Foods Containing B12

leedm e 2010 0306 0023 Foods Containing B12Famously, the foods containing vitamin B12 are dairy, eggs, fish, seafood, and meat. What isn’t well known is that vitamin B12 originates exclusively with microorganisms, that is, bacteria. So, Asian black tea that is fermented with certain bacteria contains Methylcobalamin ~ the active form of vitamin B12.

Mushrooms, some seaweed, soil, in fact almost everything around us contains the bacteria that originates B12.

On the other hand, cereals like Fruit and Fiber contain B12 only because it has been added in the commercial cyanocobalamin form.

FoodsMicrograms (μg)
per serving
Dairy
Yogurt, low fat, 1 cup
MacDonald's Parfait
Milk, 1 cup
Milk, 2%
1.4
0.3
0.9
0.89
Dairy ~ Cheeses, 7 oz.
Blue
Brie
Camembert
Cheddar
Colby

Cottage
Cream cheese
Edam
Feta
Gjetost

Goat, soft and semi soft
Monterey
Mozzarella (whole milk)
Muenster
Parmesan, dry grated

Pasteurized American
Provolone
Ricotta
Roquefort
Swiss

Tilsit
Velveeta
0.2
4.0
3.2
1.1
1.1

1.4
0.6
3.0
2.5
5.5

0.1
1.1
2.6
1.9
2.3

1.1
1.9
0.8
0.5
4.4

3.6
~~
Eggs
Egg, whole, hard boiled, 10.6
Fish ~
Salmon ~ 4 oz.
Atlantic wild, cooked
Atlantic Farmed,cooked
Chinook, wild, cooked
Chinook, wild, smoked, (lox), regular

Chum/Dog Salmon, cooked
Chum/Dog Salmon, canned
Coho, wild, cooked
Coho, farmed, cooked

pink, canned with bone
Salmon, sockeye, cooked
Salmon, sockeye, canned
nuggets
3.4
3.3
3.24
2.66

3.97
4.98
5.67
3.6

5
6.56
6.25
2.4
Other Fish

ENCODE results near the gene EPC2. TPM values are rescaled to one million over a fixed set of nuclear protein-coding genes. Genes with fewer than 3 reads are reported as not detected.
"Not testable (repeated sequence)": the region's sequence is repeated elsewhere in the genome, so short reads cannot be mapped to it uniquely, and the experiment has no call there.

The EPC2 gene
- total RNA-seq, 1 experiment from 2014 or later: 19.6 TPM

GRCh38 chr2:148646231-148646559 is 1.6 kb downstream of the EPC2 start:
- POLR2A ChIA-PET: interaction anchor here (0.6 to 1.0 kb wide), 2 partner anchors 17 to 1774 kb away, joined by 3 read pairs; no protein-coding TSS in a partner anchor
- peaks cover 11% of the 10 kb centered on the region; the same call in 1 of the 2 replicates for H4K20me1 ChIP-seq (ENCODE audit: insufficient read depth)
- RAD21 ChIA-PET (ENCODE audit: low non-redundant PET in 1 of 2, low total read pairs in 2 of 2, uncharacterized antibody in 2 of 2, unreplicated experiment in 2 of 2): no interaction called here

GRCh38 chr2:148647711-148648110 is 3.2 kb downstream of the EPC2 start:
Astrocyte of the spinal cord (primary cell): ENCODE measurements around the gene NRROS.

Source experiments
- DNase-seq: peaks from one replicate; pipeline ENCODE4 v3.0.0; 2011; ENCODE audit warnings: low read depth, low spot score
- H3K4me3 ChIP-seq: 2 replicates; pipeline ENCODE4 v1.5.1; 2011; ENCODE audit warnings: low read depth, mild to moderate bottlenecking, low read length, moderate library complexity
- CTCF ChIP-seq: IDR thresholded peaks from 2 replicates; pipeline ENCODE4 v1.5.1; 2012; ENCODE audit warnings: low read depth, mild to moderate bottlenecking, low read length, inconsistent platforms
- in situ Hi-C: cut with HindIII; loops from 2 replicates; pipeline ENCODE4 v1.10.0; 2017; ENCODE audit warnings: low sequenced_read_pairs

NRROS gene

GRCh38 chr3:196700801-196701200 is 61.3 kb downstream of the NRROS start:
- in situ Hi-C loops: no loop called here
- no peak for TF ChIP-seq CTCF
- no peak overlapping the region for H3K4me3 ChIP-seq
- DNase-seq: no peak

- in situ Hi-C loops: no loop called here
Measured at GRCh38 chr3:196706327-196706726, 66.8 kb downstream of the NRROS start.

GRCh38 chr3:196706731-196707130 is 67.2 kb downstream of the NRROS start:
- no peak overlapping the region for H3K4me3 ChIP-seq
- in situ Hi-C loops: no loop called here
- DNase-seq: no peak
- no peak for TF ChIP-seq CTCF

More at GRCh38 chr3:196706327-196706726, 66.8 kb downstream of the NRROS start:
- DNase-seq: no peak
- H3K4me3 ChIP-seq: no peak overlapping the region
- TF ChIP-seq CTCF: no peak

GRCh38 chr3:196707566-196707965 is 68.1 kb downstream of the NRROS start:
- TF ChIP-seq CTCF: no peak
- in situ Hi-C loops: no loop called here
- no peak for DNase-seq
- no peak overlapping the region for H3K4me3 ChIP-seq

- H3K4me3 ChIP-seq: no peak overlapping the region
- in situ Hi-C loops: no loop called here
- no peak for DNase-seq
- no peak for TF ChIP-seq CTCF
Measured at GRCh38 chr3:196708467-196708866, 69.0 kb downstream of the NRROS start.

Cod, , Pacific, fillet, baked/broiled
Haddock, , cooked, 3 ounces
Halibut, , baked/broiled
Sardines
Snapper, baked, 4 oz.

Sole, 1 fillet
Trout, , rainbow, wild, cooked, 3 ounces
Tuna, canned in water, drained , 3 oz
1.18
1.2
1.55
8.0
3.97

3.2
5.4
1
Seafood
Clams, breaded & fried, ¾ cup
Mollusks, clams, etc., steamed, 3 ounces
Scallops
Shrimp, mixed species, steamed/boiled 4 oz.
1.1
84.1
2
0.6
Meat
Beef, tenderloin 4 oz.
Beef, top sirloin, lean, choice, broiled, 3 ounces 2
Beef, liver, braised, 1 slice
Calves liver, 4 oz.
Chicken, roasted, ½ breast

Emu, steak, ground or fillet
Fast Food, Cheeseburger, double patty & bun
Fast Food, Taco, 1 large
Ostrich
Pork, ham, 3 oz

Rabbit, wild, cooked, stewed
Squirrel, cooked, roasted
Turkey, dark meat, 5 oz.
Turkey, white meat
Venison, 4 oz.
2.92
2.4
47.9
41.39
0.3

6.75
6.44
0.6
6.51
1.9

1.6
6.51
0.51
0.22
3.6
Cereal (Breakfast)
Fortified, ¾ cup 66.0

Note: The unit of measurement in list above is a microgram.

The unit in the list below is ppb – parts per billion. ppm – parts per million – is the usual.

Foods less famous for B12parts per billion
Barley Grass (100 grams powdered)
White Button Mushrooms
Shiitake Mushrooms
Crimini Mushrooms
Tempe: fermented soy bean cake, 3 oz.

Miso: fermented rice, barley or soybeans per 100 g
Batabata-cha, per 100 g of dry weight
Grain, flour, cereals: approx.

Atlantic Wakame
Dulse
Irish Moss
Nori
Sea Lettuce
80.00
00.02
00.02
00.02
00.02-1.2

00.20
00.50

00.50
00.60
00.40
00.20
00.60

Because the B12 content is so low in the foods less famous for containing B12, it is important to recognize that the content may vary greatly depending on where the food was grown.

 

Batabata-cha ~ A Fermented Japanese Black Tea

A Japanese fermented black tea (Batabata-cha) contained a considerable amount of vitamin B(12) (456 +/- 39 ng per 100 g dry tea leaves and 2.0 +/- 0.3 ng per 100 mL of tea drink). A corrinoid compound was partially purified and characterized from the tea leaves. The patterns of the purified compound by the silica gel 60 thin-layer chromatography and C18 reversed phased high-performance liquid chromatography were identical to those of authentic vitamin B(12). When 20 week old vitamin B(12) deficient rats, which excreted substantial amounts (about 250 mg/day) of methylmalonic acid in urine as an index of vitamin B(12) deficiency, were fed the tea drink (50 mL/day, 1 ng of vitamin B(12)) for 6 weeks, urinary methylmalonic acid excretion (169 +/- 29 mg/day) of the tea drink-supplemented 26 week old rats decreased significantly relative to that (250 +/- 32 mg/day) of the deficient rats. The results indicate that the vitamin B(12) found in the fermented black tea is bioavailable in mammals.